I didn’t find Lewisia cotyledon in my Sierra Wildflowers book, but I did find that the genus is named for Captain Meriwether Lewis, of Lewis and Clark. It’s in the Portulacaceae, or purslane family.
Of course these plants were well-known to those who already lived where they grew. In the Pacific Northwest, some species were used as food, but they had to be specially cooked to remove bitterness.
There are several different species, and my Lewisia cotyledon is native to a very specific spot, the mountainous pine belt of Trinity and Siskiyou counties, in northern California, where it grows at 4,000 to 7,500 feet (about 1,220 to 2,134 meters). I got it through a local nursery that specializes in unusual plants, including natives, and gears its selection to plants that do well in our area (another plug for local nurseries; for expertise, selection, and quality of plants, they just can’t be beat. The prices are usually better, too.). My own climate is similar enough that Lewisia cotyledon (it doesn’t have a common name) does well here.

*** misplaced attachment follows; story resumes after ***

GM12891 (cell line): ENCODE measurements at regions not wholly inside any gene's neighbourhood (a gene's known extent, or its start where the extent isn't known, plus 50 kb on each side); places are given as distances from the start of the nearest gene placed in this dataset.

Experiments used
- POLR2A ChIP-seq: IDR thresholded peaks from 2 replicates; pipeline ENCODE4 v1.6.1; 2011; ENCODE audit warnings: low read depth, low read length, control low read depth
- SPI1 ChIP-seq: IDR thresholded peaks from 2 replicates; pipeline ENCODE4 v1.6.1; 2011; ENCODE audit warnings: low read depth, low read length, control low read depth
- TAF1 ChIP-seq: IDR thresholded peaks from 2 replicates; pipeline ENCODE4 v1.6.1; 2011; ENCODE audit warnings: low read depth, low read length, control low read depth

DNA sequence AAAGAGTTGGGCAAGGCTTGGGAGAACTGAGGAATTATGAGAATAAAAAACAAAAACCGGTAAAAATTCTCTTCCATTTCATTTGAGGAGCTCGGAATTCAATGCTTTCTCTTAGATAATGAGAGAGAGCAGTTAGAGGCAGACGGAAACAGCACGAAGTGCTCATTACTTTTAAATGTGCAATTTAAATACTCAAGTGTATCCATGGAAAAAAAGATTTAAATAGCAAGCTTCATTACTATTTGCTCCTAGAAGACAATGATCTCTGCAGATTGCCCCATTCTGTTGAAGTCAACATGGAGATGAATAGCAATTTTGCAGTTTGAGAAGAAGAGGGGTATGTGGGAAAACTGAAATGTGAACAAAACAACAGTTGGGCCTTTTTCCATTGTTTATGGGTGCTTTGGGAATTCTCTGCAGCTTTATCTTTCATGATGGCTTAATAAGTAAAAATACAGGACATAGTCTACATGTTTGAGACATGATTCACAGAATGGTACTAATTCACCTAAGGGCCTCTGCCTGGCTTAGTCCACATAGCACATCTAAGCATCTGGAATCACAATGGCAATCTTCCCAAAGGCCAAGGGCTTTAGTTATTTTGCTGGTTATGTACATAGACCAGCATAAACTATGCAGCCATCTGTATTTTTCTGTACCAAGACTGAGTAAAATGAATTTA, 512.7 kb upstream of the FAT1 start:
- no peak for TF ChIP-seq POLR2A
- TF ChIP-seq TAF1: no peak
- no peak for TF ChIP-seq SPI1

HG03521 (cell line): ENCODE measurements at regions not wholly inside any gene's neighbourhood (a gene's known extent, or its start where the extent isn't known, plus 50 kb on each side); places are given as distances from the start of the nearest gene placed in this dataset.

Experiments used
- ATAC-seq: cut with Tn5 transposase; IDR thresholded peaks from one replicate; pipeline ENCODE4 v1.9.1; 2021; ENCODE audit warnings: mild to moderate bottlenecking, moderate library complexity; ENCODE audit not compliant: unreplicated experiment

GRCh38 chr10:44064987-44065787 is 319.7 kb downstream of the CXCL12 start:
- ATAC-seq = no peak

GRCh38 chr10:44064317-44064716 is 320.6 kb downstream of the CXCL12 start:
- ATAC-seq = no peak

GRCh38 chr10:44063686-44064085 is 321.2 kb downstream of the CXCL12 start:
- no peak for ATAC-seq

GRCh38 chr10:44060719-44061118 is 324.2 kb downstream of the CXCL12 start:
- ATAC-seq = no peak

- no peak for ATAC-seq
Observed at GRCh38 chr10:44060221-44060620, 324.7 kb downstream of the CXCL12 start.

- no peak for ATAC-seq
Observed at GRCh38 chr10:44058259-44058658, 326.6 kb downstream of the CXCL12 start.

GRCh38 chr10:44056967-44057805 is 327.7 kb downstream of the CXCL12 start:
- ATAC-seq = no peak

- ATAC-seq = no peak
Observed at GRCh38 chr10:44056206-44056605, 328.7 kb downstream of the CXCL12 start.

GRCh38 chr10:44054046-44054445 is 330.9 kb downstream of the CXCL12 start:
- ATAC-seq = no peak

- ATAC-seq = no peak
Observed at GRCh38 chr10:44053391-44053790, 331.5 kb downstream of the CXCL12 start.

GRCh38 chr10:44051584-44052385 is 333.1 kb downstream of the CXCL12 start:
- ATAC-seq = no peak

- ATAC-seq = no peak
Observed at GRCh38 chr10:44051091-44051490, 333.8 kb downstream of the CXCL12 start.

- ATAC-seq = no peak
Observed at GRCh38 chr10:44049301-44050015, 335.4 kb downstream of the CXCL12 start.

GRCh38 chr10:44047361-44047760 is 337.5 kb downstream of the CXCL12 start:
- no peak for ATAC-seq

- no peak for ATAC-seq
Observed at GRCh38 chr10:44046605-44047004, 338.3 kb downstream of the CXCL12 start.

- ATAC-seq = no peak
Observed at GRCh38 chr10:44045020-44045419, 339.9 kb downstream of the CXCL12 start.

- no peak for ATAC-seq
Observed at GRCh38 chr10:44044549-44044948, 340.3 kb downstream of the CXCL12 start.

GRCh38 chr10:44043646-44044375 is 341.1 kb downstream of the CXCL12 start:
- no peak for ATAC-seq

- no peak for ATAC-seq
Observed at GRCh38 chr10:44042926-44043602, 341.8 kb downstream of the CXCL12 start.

But I was quite surprised to find Lewisia on a British blog, Snappy Croc’s Gardens. Much as I love this blog, it only lets you search the archives by the current month, or by the year. I wasn’t willing to go through three months’s worth of 2008, so I don’t know the variety of Lewisia that was grown there; I just remember seeing the picture of flowers that looked awfully like the plant I had just bought, and being amazed it was apparently popular in rainy England. For Lewisia, like most natives here, is used to dry summers and lots of drainage. Perhaps some of the Northwestern varieties are more water-loving.
My Lewisia (and apparently most of them) has a rosette of fleshy, succulent-like leaves, a typical water-saving device for plants.
When it’s not flowering, this makes Lewisia an inconspicuous plant, which is why, I’m hoping, I didn’t know that there is a species which is native to my own county (Lewisia cantelowii). I’ve never seen it in my rambles, but now I’ll look.
The plant is only about a foot tall when it is flowering, according to the books; the ones I’ve seen, including my own, are more like six to eight inches (about 15 to 20 cm). It has a fleshy taproot – another water-conserving device, and a good way for mountain plants to anchor themselves in stony soil.
Supposedly these plants bloom in June and July, but their altitude range means that they are actually growing in several different climates, from hot foothill chapparal to alpine mountains, where you can still find snow in June. In my area, they’re flowering in May.
Given that Lewisias seem to be versatile, they probably fit into a number of gardening climates. They aren’t a showy plant, but they have lots of charm, and make a great, easy-care low-water plant in pots or in the ground.